Anita’s blog inspired me to write another blog about brand repositioning. Here is the link to her blog for your convenience. http://blogs.ubc.ca/anitafacundo/2013/10/15/30/

Rebranding refers to a strategy in which marketers change a brand’s focus to target new markets or realign the brand’s core emphasis with changing market preferences. Often companies and brands need to reposition or rebrand themselves in order to stay up to date with society and often due to losses in market share.

In 2011, Starbucks abandoned the external ring of it brand name, which turned out to be simpler. This action implied that Starbucks would extend to more other fields.  Howard Schultz, chief executive of Starbucks, said in a webcast: “We’ve allowed [the Siren] to come out of the circle in a way that gives us the freedom and flexibility to think beyond coffee.” The high recognition degree of its logo will unconsciously impose Starbucks’ brand image to its new products. Due to consumers’ trust and loyalty, it will lead to success in popularize its new products.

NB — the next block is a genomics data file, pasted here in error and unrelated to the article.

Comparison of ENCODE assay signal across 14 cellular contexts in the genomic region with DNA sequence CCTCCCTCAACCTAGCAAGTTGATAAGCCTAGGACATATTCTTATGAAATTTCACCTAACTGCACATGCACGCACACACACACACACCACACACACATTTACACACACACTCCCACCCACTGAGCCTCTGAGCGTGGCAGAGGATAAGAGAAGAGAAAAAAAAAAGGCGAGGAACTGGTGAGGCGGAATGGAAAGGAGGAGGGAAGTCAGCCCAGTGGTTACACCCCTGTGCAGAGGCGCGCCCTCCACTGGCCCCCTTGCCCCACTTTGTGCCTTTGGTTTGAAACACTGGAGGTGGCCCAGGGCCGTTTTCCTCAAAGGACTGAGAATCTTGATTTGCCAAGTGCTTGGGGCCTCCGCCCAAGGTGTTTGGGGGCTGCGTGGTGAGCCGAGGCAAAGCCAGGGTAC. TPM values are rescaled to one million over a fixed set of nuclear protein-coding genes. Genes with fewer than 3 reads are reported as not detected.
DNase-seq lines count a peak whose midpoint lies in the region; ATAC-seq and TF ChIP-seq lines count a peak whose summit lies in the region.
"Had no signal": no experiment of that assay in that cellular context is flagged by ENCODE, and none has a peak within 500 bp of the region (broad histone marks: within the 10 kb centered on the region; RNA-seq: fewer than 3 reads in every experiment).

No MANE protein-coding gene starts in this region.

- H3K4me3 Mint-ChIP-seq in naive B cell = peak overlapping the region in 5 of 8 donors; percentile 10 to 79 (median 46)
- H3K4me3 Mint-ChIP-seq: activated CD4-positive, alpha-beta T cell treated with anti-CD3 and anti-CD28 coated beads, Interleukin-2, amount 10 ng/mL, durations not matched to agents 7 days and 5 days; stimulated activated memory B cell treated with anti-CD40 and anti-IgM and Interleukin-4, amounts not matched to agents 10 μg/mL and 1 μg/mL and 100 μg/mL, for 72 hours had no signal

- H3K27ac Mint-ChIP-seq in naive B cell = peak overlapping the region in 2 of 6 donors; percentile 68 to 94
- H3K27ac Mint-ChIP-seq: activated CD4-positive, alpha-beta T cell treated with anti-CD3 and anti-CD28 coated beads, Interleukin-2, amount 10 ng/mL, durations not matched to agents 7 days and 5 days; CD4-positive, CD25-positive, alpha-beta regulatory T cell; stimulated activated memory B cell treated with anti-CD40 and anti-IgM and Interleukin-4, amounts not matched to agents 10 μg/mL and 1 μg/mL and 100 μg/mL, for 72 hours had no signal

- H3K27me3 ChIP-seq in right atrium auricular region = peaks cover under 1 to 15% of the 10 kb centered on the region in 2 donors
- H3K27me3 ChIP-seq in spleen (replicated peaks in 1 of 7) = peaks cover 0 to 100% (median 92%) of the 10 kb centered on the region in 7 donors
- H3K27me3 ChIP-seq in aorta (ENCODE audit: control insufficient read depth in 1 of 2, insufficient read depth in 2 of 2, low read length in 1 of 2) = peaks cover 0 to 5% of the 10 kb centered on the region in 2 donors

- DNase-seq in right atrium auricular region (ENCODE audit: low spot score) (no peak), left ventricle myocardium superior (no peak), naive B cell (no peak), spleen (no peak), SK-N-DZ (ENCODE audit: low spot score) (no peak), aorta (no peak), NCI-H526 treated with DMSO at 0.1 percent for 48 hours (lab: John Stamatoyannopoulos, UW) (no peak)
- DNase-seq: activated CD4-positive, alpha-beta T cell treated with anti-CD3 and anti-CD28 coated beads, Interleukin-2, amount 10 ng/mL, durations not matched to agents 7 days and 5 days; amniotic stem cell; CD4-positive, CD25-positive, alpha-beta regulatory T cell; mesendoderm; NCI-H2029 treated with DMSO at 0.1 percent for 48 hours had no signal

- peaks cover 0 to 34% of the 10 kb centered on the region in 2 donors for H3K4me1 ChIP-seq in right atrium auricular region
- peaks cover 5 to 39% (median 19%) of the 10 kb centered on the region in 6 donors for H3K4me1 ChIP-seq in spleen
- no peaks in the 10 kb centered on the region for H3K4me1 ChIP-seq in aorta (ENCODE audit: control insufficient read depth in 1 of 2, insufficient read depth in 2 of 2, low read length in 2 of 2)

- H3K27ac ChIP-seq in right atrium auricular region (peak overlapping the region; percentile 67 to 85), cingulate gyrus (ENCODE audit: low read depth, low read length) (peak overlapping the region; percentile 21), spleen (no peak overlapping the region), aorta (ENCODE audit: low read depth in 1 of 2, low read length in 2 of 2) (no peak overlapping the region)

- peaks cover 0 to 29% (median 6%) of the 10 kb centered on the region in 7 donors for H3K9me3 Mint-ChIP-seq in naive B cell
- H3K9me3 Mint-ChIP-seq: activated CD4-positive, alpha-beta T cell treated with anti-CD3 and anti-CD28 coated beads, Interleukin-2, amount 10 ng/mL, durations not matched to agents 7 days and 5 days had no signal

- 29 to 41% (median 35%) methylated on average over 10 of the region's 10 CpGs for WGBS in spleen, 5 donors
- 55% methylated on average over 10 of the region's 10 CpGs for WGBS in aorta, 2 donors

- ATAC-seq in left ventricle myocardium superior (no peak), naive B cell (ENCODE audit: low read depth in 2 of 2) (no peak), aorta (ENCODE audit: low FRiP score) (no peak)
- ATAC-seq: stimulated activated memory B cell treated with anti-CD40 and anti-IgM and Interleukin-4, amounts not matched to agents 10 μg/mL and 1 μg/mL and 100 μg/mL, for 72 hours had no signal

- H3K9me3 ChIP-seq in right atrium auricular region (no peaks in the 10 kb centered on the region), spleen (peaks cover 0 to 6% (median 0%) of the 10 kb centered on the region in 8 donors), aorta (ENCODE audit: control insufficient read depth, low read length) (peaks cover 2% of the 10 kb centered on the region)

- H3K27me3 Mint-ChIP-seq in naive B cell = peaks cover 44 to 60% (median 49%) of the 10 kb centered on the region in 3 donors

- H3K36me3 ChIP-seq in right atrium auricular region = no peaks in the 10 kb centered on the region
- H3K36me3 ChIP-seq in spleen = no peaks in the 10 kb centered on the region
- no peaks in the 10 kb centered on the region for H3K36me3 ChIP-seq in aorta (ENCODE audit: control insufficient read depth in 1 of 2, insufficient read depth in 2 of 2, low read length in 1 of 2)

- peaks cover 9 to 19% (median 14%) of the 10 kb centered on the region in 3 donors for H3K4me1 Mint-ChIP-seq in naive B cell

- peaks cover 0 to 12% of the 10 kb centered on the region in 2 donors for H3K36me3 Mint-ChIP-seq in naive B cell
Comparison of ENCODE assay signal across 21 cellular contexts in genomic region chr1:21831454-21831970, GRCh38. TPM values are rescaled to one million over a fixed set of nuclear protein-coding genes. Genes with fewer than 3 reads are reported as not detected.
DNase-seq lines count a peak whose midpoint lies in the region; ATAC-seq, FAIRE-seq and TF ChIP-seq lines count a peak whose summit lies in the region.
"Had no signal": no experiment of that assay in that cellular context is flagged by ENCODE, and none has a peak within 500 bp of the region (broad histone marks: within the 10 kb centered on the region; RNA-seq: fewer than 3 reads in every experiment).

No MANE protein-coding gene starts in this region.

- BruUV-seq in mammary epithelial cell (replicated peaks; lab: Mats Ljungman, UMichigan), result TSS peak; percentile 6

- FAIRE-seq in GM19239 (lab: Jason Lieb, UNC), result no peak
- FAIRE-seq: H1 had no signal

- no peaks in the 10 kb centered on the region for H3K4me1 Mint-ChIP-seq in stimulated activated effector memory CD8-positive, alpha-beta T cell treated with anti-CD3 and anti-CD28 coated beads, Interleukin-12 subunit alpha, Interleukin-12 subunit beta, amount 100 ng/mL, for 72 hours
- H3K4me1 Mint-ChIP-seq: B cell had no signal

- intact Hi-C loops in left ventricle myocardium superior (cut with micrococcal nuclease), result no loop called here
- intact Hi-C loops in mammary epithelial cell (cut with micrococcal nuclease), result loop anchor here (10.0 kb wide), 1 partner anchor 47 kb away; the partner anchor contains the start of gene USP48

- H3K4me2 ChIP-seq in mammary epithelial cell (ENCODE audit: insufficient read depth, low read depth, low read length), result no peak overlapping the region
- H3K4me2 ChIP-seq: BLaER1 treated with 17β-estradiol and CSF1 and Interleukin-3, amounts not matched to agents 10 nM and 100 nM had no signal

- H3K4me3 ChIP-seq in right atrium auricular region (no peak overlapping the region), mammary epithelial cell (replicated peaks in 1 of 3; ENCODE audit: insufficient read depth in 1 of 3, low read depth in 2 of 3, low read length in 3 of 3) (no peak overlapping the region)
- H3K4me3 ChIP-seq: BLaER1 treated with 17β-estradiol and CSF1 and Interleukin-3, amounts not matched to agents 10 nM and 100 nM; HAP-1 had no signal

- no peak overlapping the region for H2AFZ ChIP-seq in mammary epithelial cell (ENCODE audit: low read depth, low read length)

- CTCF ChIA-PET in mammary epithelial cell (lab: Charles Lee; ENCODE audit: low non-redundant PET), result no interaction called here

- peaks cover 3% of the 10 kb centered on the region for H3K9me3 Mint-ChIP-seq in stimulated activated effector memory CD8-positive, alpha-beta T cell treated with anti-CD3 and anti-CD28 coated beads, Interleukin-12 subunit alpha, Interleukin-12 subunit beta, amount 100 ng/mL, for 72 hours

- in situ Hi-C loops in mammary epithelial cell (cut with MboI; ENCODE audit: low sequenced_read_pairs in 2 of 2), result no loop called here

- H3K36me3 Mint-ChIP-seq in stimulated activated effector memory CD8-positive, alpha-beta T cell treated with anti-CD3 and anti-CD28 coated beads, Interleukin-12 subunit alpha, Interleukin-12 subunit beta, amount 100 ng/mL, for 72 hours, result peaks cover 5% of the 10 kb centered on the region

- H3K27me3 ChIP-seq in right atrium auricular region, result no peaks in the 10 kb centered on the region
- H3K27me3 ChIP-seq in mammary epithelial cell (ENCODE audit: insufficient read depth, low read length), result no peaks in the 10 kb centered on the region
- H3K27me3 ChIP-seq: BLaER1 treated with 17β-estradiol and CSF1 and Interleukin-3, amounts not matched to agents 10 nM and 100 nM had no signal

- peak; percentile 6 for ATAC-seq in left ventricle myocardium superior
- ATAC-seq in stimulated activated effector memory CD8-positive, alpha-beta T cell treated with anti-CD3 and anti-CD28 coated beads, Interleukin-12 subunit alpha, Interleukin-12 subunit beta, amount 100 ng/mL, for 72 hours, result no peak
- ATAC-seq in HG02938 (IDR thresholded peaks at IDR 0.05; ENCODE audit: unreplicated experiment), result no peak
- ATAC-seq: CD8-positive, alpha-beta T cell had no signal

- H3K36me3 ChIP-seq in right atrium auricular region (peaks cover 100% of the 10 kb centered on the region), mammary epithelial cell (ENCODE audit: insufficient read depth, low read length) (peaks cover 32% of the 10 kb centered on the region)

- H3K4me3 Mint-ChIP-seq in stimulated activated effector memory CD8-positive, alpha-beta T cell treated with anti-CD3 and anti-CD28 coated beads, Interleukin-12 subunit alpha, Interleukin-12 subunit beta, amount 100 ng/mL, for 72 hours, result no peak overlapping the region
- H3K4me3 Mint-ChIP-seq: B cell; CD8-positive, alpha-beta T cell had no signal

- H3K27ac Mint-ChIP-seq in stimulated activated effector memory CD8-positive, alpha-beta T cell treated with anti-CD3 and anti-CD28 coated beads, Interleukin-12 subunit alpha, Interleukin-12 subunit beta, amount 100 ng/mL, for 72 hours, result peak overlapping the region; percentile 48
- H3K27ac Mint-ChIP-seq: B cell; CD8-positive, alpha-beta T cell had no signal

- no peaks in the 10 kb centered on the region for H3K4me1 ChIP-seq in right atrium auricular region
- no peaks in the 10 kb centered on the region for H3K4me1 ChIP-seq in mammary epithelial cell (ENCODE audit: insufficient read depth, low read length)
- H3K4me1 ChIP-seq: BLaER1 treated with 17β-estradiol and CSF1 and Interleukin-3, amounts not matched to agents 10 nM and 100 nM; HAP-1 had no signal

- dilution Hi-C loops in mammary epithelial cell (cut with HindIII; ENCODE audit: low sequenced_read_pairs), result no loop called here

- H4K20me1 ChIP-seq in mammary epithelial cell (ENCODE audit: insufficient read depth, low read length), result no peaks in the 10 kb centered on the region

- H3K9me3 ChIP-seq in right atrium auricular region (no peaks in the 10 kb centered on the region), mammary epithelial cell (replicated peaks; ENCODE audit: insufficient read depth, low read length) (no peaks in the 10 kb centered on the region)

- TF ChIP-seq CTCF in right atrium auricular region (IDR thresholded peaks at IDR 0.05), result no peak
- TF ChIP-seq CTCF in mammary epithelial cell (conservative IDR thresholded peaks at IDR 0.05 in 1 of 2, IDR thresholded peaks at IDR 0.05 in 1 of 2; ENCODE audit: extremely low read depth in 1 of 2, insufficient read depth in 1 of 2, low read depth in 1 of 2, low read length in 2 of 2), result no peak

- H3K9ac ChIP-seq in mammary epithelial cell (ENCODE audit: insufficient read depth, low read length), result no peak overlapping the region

With the evolution of the brand logo, consumers can taste the changes in Starbucks’ business strategy which is to further implement its brand extension, such as snacks, coffee mugs, candies… Meanwhile, it stays loyal to the image of Siren – a storyteller, who carries the lore of Starbucks ahead, and remembers their past; a muse, that is always there, inspires them and pushes them ahead. (Steve.M)

 

Since the myth of siren is well known to consumers, the picture of siren is chosen. Siren is part of the culture which indicates that Starbucks is a brand with deep meaning. Thus, customers will define the brand as of high quality and classy, and keep buying its coffee and more.

source:

http://www.telegraph.co.uk/finance/newsbysector/retailandconsumer/8244282/Starbucks-changes-logo-as-part-of-new-strategy.html

 

 

Re: Good Beer Deserves Good Packaging

This blog post is a reply to author Adam Sadowski’s Good Beer Deserves Good Packaging.